Reliable and controlled simulations of correlated electron materials remain one of the most challenging frontiers of contemporary condensed matter physics. If the behavior and functionalities of correlated systems could be predicted accurately, the “materials by design” concept could be extended to this most fascinating and technologically important class of materials. This would accelerate the search for superconductors with higher transition temperatures, critical rare earth magnet replacements, thermoelectrics with increased efficiency and multiferroics with optimized functionality, and thus have large-scale economic impacts.
This multi-year project will extend the understanding of superconductivity in iron-based materials, a key class of correlated systems important for the development of new energy related technologies. Large-scale dynamic cluster quantum Monte Carlo simulations of multi orbital Hubbard models will be used to investigate the nature of the pairing mechanism that gives rise to superconductivity in iron-based materials, explore spin, orbital, and nematic fluctuations in these systems, and study the unusually high transition temperature of monolayer iron-selenide superconductors.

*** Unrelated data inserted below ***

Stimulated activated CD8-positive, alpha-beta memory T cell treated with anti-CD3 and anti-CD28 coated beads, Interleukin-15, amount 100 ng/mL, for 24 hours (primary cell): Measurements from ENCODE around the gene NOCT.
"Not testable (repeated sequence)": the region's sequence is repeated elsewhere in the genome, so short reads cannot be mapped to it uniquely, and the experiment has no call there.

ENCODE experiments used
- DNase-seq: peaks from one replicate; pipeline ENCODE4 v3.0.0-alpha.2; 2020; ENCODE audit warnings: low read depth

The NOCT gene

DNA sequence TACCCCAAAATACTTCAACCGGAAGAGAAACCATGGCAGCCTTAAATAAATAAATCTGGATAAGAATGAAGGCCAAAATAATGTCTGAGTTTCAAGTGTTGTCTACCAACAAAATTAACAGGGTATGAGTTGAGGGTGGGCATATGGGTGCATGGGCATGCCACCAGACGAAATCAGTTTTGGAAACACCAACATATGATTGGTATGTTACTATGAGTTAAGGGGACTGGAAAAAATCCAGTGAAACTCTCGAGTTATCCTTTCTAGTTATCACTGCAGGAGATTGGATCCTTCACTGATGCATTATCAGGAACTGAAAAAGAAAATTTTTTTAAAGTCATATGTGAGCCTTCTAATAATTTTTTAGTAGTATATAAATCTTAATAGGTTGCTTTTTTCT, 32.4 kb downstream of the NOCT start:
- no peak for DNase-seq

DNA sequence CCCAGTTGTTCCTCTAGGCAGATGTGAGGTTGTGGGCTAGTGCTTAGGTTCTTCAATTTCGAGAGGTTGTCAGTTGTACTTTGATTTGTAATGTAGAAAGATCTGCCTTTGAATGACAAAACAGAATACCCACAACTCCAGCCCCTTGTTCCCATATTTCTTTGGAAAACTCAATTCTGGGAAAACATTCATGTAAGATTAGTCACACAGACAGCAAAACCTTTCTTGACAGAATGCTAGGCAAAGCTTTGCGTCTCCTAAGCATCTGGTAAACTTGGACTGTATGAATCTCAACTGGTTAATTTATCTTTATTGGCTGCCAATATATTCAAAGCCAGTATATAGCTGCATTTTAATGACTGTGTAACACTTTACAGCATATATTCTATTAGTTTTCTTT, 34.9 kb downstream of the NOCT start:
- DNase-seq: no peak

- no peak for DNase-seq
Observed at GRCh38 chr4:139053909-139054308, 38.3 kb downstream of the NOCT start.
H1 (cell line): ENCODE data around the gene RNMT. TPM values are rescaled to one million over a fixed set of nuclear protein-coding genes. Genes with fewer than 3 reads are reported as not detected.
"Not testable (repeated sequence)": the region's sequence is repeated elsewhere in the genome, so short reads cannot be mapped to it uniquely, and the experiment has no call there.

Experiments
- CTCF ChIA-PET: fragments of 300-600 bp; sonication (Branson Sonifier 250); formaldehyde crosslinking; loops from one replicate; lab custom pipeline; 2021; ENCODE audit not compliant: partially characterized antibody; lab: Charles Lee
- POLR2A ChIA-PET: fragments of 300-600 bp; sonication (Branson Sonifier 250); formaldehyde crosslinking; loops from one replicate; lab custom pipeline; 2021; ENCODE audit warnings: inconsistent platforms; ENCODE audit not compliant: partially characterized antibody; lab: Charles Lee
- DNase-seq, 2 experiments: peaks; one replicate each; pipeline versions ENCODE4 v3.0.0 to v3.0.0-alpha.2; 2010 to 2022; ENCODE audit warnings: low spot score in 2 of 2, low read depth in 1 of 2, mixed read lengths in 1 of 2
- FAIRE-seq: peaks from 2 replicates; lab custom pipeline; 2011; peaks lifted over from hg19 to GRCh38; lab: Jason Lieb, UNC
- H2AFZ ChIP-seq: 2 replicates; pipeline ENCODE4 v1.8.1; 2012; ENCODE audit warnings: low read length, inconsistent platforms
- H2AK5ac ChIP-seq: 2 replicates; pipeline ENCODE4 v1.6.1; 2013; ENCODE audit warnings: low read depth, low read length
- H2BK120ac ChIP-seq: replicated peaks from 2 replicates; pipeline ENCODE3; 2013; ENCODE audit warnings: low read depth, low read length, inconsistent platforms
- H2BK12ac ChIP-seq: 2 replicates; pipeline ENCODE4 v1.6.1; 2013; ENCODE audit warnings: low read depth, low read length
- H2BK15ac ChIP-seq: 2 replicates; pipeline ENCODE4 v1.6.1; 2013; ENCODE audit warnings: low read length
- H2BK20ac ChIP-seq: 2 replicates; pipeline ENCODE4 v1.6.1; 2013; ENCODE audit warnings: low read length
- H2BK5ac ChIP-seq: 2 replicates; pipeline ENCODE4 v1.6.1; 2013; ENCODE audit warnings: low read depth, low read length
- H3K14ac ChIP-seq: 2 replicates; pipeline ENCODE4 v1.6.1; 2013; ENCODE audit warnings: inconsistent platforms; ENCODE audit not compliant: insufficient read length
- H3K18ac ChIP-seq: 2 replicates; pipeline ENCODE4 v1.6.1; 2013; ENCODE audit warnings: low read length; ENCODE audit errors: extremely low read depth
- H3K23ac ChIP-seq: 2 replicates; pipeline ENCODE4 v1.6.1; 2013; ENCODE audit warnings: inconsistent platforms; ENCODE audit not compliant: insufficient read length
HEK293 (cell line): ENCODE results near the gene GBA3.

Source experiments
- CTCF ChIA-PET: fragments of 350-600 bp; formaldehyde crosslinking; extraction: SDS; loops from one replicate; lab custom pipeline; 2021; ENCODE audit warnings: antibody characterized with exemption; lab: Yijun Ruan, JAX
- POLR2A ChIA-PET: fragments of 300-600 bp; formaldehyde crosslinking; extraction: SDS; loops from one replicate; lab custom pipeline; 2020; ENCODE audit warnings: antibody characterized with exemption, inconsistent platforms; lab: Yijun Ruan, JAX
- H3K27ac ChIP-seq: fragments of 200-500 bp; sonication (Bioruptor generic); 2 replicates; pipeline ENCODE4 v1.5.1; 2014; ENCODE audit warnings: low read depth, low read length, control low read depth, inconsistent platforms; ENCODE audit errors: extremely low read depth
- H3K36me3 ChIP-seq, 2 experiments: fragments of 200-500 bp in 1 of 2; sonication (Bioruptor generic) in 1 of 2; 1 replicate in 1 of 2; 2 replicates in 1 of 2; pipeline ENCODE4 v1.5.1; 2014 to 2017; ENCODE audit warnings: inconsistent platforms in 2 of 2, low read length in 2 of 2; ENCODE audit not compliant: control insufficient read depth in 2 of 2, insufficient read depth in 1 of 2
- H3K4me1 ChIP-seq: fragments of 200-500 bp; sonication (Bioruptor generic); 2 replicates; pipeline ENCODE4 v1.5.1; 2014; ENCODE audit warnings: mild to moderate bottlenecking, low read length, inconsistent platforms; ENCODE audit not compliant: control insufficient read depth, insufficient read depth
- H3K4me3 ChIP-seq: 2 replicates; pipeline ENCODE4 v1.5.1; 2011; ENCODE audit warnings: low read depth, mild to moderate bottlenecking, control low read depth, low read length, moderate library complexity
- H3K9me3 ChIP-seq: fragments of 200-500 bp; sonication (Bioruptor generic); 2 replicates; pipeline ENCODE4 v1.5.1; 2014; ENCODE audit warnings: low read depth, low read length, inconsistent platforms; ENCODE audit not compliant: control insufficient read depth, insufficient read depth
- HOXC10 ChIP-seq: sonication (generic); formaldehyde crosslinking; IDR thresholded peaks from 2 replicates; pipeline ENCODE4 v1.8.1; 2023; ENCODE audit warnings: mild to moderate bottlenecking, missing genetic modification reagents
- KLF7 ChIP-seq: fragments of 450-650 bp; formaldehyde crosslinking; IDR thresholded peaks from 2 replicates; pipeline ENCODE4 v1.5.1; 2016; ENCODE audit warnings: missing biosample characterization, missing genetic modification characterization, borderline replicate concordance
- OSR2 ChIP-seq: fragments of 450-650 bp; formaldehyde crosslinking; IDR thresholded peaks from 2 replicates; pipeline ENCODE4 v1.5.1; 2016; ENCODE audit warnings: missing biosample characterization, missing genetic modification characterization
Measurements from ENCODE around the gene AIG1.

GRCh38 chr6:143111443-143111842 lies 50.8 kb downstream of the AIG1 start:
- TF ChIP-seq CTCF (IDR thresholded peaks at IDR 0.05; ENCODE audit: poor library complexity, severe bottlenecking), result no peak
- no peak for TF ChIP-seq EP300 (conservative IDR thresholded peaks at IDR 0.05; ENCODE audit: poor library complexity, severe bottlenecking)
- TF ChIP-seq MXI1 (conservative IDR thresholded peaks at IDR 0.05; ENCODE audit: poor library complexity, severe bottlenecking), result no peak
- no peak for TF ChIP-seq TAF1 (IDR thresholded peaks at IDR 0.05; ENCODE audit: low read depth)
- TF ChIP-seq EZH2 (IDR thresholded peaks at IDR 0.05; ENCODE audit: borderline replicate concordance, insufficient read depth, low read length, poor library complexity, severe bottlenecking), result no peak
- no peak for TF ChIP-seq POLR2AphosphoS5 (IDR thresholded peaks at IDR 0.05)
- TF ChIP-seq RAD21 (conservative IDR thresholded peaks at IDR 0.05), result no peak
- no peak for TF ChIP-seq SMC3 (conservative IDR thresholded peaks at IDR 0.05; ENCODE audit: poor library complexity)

Using its state-of-the-art DCA++ code along with several new algorithmic advances, the team will be able to take full advantage of petascale computation to address this frontier problem. Moreover, this project will demonstrate a significant advance in the general ability to simulate the physics of correlated electron systems and thus open new avenues in extending the materials-by-design concept to this most fascinating and technologically important class of materials.
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